Tuesday, June 30, 2009

Gene Robinson: No Future for ACNA, PCA, RCC . . .

Gene Robinson – the man will say anything. Remember him saying that he won’t be “the Gay Bishop”? Yeah, right. Well now, he says this about The Anglican Church in North America:

A church that does not ordain women or openly gay people - I don't see a future for that.

Now maybe he really believes that. If so, he would do well to look at the numbers of those churches who don’t ordain women or open gays, from the Presbyterian Church in America to the Roman Catholic Church and compare them to the slow-motion implosion of The Episcopal Church, the mainline Presbyterian Church, and other Libchurches.

Now, who does not have a future?

That’s not to mention he has his facts wrong. Some ACNA jurisdictions do ordain women. (But none may have women bishops.)

The Anglican Church in North America is not perfect; it is a work in progress. But if it does not work (And I think it will.), it will certainly not be because we do not ordain gays or women.

Monday, June 29, 2009

Today’s Slightly Condensed News

Today’s Slightly Condensed News:

Bernie Madoff sentenced to 150 years of listening to Michael Jackson CDs and Billy Mays infomercials.

Thursday, June 25, 2009

Caption Competition! (Winner declared!)

This great photo begs for a caption competition.

My nomination:
Hey Bish-Bob, nice tat!

THE WINNER: And I declare Texanglican the winner for:

avert your eyes. Don't look at the eyebrows. Don't look at the eyebrows. Don't look at ...

Chazaq gets runner-up for his two excellent contributions:

Now that I'm an Archbishop, you gotta kiss my ring. Didn't they tell you that?

I told Leonard Riches to bring his pointy hat, but did he listen? No.

Thanks to all for playing!

ACNA Assembly Random Notes

I’m still a bit sleepy and foggy after a late night last night. It was an excellent service. Even hardened journalists were impressed.

If you see us Reformed Episcopalians puffing out our chests a bit today, it is because our Presiding Bishop, Leonard Riches, was the Senior Bishop Presiding in the service and administered the oaths to ++Robert Duncan.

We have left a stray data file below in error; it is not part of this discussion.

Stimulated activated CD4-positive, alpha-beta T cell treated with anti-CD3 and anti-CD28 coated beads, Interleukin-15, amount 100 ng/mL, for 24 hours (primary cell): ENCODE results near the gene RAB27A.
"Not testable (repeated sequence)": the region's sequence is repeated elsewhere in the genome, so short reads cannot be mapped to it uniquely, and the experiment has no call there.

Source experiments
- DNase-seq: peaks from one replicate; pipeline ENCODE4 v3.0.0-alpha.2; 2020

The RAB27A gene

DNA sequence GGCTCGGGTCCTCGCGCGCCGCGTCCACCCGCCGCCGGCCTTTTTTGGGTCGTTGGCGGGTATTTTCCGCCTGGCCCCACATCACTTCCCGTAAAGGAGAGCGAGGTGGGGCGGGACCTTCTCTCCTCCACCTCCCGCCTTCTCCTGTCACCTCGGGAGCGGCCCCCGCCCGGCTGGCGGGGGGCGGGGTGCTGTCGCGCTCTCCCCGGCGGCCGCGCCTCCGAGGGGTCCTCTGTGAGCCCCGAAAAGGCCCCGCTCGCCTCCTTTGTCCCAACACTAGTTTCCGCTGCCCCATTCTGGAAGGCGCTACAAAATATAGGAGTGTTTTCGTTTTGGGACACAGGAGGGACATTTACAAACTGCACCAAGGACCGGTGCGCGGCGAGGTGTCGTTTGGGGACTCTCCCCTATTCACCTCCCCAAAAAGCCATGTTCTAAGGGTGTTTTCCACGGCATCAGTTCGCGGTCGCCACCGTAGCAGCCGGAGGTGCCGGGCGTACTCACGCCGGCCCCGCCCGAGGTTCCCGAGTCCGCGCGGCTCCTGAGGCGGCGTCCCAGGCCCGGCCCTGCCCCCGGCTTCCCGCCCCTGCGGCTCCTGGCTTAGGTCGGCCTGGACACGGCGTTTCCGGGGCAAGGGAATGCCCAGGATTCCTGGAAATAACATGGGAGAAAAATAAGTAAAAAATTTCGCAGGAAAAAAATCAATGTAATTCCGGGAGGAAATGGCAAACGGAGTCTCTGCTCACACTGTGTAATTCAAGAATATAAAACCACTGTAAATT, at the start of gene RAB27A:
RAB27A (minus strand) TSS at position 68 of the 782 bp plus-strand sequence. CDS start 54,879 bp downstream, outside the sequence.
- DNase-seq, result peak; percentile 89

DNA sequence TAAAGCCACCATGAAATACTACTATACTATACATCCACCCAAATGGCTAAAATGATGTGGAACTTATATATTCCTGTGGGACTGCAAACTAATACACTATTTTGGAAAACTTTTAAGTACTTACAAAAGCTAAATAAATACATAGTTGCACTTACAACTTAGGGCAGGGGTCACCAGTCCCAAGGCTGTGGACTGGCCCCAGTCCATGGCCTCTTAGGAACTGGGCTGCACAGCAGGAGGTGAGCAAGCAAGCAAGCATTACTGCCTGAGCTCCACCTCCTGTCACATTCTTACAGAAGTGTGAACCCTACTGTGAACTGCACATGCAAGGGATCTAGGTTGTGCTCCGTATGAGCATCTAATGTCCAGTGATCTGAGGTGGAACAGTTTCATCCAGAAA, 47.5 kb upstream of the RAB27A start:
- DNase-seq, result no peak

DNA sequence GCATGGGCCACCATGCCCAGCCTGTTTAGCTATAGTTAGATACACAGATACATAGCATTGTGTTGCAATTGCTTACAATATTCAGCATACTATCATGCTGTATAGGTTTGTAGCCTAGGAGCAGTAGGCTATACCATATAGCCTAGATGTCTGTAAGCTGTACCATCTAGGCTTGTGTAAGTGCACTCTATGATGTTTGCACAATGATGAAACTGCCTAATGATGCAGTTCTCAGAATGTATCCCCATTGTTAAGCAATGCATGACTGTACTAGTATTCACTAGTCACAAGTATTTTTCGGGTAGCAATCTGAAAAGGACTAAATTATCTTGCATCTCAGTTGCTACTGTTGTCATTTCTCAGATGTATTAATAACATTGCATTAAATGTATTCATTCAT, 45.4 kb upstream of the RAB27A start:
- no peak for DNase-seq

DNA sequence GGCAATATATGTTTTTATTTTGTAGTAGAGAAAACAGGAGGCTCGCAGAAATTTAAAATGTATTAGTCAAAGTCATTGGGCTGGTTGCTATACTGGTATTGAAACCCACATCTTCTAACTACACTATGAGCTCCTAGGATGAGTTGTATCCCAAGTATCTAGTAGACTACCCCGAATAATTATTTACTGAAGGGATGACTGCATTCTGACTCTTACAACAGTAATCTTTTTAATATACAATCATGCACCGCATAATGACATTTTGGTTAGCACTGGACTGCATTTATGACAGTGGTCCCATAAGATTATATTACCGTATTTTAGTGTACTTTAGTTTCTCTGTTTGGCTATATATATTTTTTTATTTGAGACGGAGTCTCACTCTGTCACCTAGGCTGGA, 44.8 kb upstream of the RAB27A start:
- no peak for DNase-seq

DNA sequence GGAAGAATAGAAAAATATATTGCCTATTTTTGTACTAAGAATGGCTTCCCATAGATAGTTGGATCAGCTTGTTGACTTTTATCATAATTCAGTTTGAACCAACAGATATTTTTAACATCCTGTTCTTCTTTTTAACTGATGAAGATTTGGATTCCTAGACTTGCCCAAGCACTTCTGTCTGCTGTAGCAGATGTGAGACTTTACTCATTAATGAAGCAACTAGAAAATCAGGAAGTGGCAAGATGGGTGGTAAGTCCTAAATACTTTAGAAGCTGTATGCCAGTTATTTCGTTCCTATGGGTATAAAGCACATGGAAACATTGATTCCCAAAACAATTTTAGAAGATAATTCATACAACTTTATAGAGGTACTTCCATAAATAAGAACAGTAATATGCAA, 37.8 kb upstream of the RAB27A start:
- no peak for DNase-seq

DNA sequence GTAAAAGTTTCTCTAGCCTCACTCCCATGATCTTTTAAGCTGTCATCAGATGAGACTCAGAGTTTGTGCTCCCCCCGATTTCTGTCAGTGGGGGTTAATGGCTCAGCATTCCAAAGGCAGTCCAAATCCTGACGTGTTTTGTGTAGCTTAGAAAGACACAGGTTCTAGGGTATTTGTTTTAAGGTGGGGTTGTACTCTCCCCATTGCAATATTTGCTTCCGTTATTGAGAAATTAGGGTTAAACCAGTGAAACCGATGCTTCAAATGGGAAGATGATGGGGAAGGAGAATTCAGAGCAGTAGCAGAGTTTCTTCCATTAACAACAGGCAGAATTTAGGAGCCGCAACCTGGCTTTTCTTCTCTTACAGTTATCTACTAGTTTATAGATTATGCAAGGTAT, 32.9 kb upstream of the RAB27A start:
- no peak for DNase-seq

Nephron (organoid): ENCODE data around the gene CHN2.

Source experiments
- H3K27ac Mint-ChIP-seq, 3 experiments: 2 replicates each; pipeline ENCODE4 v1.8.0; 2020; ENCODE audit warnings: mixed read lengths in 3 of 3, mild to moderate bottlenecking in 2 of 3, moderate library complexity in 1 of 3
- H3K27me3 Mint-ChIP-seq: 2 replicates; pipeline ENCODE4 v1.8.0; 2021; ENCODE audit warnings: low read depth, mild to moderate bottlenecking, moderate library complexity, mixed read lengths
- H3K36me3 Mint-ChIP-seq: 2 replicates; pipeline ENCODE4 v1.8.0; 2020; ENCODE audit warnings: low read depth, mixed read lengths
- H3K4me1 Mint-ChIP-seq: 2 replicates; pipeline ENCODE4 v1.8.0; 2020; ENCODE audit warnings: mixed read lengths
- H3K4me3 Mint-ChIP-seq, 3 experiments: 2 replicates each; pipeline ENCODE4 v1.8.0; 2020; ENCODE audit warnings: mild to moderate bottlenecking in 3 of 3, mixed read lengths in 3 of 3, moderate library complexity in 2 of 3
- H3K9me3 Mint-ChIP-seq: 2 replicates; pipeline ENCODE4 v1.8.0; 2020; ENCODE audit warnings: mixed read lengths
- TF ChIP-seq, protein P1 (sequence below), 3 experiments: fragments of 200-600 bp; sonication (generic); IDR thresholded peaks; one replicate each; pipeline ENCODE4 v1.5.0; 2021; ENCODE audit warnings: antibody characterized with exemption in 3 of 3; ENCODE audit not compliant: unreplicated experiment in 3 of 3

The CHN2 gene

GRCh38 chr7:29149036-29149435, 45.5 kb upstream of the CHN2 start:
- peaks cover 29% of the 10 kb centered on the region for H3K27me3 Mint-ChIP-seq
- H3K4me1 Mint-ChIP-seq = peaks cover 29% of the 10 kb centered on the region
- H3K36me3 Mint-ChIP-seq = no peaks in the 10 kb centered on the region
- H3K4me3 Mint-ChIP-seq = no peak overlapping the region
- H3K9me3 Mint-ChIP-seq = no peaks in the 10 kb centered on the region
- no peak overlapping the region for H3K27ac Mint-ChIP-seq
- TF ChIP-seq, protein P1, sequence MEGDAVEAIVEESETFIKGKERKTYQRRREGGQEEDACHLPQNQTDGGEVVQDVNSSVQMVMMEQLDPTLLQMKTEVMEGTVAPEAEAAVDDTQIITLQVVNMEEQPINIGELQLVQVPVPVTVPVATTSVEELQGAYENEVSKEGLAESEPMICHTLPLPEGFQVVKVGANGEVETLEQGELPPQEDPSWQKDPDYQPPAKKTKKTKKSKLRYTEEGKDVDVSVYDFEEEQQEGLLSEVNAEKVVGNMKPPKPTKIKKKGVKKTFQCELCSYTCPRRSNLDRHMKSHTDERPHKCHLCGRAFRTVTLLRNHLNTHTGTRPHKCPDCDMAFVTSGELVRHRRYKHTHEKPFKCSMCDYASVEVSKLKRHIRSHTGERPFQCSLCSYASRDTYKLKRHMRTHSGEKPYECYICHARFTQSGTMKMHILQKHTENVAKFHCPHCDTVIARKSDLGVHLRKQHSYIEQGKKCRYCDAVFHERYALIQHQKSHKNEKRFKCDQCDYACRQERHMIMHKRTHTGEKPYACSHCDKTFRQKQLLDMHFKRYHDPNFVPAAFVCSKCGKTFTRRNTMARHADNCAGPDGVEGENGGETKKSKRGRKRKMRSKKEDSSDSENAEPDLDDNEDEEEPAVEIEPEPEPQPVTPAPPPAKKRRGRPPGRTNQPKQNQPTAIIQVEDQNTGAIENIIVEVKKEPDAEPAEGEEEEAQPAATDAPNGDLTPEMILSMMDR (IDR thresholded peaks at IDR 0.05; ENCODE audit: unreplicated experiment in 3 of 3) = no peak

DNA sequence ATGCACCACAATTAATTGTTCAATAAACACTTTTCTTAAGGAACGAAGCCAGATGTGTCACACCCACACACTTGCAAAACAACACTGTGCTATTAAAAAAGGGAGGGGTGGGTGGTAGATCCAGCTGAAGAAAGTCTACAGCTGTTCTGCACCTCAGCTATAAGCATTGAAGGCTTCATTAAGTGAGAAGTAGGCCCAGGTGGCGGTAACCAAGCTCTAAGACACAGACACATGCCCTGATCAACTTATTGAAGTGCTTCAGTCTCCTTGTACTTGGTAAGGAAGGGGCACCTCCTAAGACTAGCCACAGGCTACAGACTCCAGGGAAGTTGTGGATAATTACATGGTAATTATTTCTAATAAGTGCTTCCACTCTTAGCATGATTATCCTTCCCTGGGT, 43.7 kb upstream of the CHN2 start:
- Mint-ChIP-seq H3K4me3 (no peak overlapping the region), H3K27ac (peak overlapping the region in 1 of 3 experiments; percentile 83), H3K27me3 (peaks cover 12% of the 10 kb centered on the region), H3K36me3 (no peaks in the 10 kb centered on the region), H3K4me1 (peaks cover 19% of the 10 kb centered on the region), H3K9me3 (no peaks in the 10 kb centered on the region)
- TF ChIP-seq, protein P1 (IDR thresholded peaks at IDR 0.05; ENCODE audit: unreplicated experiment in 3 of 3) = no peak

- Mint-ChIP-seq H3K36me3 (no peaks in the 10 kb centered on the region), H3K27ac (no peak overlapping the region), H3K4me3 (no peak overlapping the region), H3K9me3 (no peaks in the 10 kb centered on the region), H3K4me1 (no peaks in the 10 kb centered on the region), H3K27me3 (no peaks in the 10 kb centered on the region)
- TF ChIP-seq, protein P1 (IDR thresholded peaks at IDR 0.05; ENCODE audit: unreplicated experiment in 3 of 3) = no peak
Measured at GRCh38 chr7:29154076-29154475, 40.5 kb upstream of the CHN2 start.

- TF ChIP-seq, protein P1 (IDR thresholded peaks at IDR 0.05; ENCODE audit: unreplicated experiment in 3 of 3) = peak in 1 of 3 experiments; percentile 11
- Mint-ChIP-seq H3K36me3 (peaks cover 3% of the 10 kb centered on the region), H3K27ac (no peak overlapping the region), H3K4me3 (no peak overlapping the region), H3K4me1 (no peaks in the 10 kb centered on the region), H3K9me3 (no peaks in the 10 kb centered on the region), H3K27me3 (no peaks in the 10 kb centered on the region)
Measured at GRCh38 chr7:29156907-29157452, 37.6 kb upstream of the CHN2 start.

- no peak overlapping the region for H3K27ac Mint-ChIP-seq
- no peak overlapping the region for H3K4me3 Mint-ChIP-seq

Metropolitan Jonah of the Orthodox Church in America is a brave and honest man. He made clear yesterday morning that he desired communion between his church and The Anglican Church in North America. But then, in going through barriers to communion, he proceeded to gore the oxen of just about every party among us -- Calvinism (“a condemned heresy”), women’s ordination, bare sanctuaries and empty crosses (“iconoclasm”), reluctance to affirm all 7 Ecumenical Councils, the filioque, Marian excesses, and more. I don’t know if there was a single foot in the tent he did not stomp on. Like I said, brave man. But I and most greatly respect his honesty.

The Dallas area is having the hottest weather of the year so far, above 100 degrees. Even to this South Texan, it has felt like a furnace. Fortunately, a shower cooled Plano – to the 90’s – before the service yesterday evening.

I went to a favorite spot in Plano for dinner before the service and had the good fortune to be invited to join Bishop John David Schofield and friends at their table. He is very relaxing and pleasant company, and I greatly enjoyed my dinner with them.

This assembly has been about much more than church business. I know I’ve been challenged to pick up the pace of my ministry. And I am sure I am not alone.

Wednesday, June 24, 2009

ACNA: Back to Christ Church Plano Tonight

Tonight is the big service at Christ Church Plano where Robert Duncan will be installed as the first Archbishop of The Anglican Church in North America.

It will be yet another memorable time for me at Christ Church. Time and time again it has played a key role in my Anglican pilgrimage. My first Anglican service in my adult life was there back in the Fall of 2003. (Yes, during *that* time.) In that service I discovered I really liked Anglican worship even if it seemed so “Catholic.” (Yes, my view of what is very catholic has changed just a bit since then.) And it turned out to be worship that most drew me to Anglicanism.

There, I experienced my first Anglican Holy Week service on Palm Sunday 2004, crying like “a weeping Catholic” when I received my little palm cross after receiving communion. That tangible token of Christ’s love meant so much to me and was a clue to how much sacramental worship would mean to me.

I was there the Sunday immediately after Christ Church left the Episcopal Church when David+ Roseberry began his sermon by asking “How was your week?” I’ve gotten to experience a bit of their pilgrimage while they were playing such a role in mine.

And now, after years of praying and yearning to be a part of a united orthodox worldwide Anglican communion, my prayers are answered. And I get to celebrate that and our first archbishop tonight with my fellow Anglicans . . . at Christ Church Plano again.

God’s providence overwhelms me.

Tuesday, June 23, 2009

ACNA, Session 2: The Canons